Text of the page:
On 23 September, the ALICE collaboration celebrated its best PhD theses, which are selected based on the excellence of the results obtained, the quality of the thesis manuscript, and the importance of the contribution to the collaboration.
Out of the 11 outstanding PhD theses received by the selection committee, two theses stood out: Fabrizio Grosa’s, entitled “Strange and non-strange D-meson production in pp, p-Pb, and Pb-Pb collisions with ALICE at the LHC”, and Arild Velure’s - “Design, Verification and Testing of a Digital Signal Processor for Particle Detectors”.
The winners were congratulated by ALICE Spokesperson, Luciano Musa, the Collaboration Board Chair, Silvia Masciocchi, and the Chairs of the Thesis Committee, Giuseppe Bruno and Philippe Crochet. Luciano awarded the certificates and prizes to Fabrizio and Arild, who then presented their work.
Fabrizio Grosa (Turin Polytechnic) analysed vast data on the production of several particle species in different colliding systems as part of his doctoral research. His results contributed to five published ALICE papers, with two more on the way. Fabrizio has also made significant contributions to the upgrade project of the ALICE Inner Tracking System for the forthcoming LHC runs, working on alignment procedures and physics performance studies.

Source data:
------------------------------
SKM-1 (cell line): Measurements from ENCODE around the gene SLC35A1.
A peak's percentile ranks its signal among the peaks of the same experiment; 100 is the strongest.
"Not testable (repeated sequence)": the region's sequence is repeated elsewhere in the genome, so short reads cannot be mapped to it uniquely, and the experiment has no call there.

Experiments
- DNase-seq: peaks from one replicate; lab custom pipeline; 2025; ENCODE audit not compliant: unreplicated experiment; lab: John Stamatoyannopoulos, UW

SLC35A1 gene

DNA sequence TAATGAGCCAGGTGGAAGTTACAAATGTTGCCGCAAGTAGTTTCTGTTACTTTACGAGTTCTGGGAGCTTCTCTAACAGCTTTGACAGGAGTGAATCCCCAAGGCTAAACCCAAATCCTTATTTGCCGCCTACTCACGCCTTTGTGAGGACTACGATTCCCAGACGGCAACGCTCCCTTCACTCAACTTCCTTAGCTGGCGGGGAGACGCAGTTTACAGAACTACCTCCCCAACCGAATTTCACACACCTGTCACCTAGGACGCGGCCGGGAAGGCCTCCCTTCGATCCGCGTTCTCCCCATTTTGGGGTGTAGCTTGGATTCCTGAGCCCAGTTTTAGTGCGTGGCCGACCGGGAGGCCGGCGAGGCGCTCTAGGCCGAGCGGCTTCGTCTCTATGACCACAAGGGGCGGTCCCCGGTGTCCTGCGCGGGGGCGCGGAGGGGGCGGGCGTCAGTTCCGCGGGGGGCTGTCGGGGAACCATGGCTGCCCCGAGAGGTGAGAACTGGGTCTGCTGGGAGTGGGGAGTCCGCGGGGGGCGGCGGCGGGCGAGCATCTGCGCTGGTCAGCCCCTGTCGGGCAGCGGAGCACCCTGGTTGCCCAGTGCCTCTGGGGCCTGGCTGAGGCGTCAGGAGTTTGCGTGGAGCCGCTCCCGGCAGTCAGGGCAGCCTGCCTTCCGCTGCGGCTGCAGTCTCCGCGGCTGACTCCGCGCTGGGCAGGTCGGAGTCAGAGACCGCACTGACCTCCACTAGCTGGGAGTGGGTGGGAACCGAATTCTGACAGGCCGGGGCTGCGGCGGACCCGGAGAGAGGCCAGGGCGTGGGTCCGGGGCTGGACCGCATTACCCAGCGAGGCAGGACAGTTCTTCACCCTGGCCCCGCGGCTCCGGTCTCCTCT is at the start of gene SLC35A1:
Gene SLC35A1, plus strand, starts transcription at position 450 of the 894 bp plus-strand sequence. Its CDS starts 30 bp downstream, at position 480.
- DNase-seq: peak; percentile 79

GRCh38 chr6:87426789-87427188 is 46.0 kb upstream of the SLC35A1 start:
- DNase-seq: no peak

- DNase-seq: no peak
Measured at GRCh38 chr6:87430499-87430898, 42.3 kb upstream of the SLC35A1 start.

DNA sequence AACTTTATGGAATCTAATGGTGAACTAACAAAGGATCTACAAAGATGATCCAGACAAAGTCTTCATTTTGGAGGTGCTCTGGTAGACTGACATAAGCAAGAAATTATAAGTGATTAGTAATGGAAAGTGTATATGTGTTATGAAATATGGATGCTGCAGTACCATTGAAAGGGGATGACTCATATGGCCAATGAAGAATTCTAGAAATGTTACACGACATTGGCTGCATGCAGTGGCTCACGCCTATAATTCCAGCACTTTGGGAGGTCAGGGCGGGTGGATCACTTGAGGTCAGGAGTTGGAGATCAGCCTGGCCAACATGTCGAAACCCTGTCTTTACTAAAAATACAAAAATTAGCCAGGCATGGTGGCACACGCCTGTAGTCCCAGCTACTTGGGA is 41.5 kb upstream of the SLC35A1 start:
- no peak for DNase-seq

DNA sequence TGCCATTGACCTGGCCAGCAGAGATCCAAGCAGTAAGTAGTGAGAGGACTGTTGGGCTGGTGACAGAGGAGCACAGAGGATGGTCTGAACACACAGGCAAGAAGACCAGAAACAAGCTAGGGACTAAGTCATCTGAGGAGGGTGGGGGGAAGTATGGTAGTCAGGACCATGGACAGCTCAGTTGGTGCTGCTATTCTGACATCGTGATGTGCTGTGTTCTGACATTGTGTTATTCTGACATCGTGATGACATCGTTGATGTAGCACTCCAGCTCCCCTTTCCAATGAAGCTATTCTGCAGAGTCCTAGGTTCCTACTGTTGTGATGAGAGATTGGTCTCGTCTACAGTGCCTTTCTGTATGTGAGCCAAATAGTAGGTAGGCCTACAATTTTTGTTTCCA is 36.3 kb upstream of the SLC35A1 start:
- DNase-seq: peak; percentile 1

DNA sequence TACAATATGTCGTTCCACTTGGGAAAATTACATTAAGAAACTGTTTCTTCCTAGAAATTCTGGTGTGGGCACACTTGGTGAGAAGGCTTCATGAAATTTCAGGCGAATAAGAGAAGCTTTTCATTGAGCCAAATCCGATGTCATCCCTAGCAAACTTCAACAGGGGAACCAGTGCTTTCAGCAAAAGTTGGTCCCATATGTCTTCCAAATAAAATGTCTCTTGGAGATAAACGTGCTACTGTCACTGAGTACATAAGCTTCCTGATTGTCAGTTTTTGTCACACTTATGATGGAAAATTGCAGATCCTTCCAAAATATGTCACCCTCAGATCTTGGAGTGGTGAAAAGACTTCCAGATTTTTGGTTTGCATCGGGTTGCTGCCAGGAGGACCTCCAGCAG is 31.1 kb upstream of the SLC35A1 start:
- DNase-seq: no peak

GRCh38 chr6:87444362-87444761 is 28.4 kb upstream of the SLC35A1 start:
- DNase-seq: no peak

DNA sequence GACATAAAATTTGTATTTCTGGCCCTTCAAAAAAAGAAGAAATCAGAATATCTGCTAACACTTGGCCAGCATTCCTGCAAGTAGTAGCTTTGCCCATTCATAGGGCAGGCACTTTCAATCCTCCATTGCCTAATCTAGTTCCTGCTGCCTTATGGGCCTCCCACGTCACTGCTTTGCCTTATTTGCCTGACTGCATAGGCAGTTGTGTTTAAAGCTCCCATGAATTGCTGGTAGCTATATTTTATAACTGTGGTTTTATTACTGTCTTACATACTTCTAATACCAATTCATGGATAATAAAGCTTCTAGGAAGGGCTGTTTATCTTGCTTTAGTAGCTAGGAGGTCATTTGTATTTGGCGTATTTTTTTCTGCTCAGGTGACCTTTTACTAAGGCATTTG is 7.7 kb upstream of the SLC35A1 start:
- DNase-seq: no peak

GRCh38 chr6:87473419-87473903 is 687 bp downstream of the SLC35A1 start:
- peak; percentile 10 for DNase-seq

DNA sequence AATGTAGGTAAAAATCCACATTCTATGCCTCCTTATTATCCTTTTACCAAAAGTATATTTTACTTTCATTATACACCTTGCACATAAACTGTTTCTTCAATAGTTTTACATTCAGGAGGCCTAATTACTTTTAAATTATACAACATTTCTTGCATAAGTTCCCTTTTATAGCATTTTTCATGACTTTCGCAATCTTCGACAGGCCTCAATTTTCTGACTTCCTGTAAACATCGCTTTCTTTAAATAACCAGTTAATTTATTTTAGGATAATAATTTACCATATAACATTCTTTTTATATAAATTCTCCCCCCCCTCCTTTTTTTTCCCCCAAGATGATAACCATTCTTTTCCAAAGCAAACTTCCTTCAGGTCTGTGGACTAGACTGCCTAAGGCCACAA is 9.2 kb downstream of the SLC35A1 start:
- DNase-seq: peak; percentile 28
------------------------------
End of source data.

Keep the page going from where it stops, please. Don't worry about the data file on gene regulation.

Hailing from Bergen University, Arild Velure worked on the design of the so-called SAMPA ASIC, a complex mixed-signal chip that has become the state-of-the-art readout for gaseous detectors like the ALICE Time Projection Chamber and the muon tracking chambers. He made significant contributions to the ASIC specifications as well as to the design and implementation of the detector front-end cards. Arild’s research is of paramount importance to the success of the forthcoming ALICE high-rate data-taking campaign.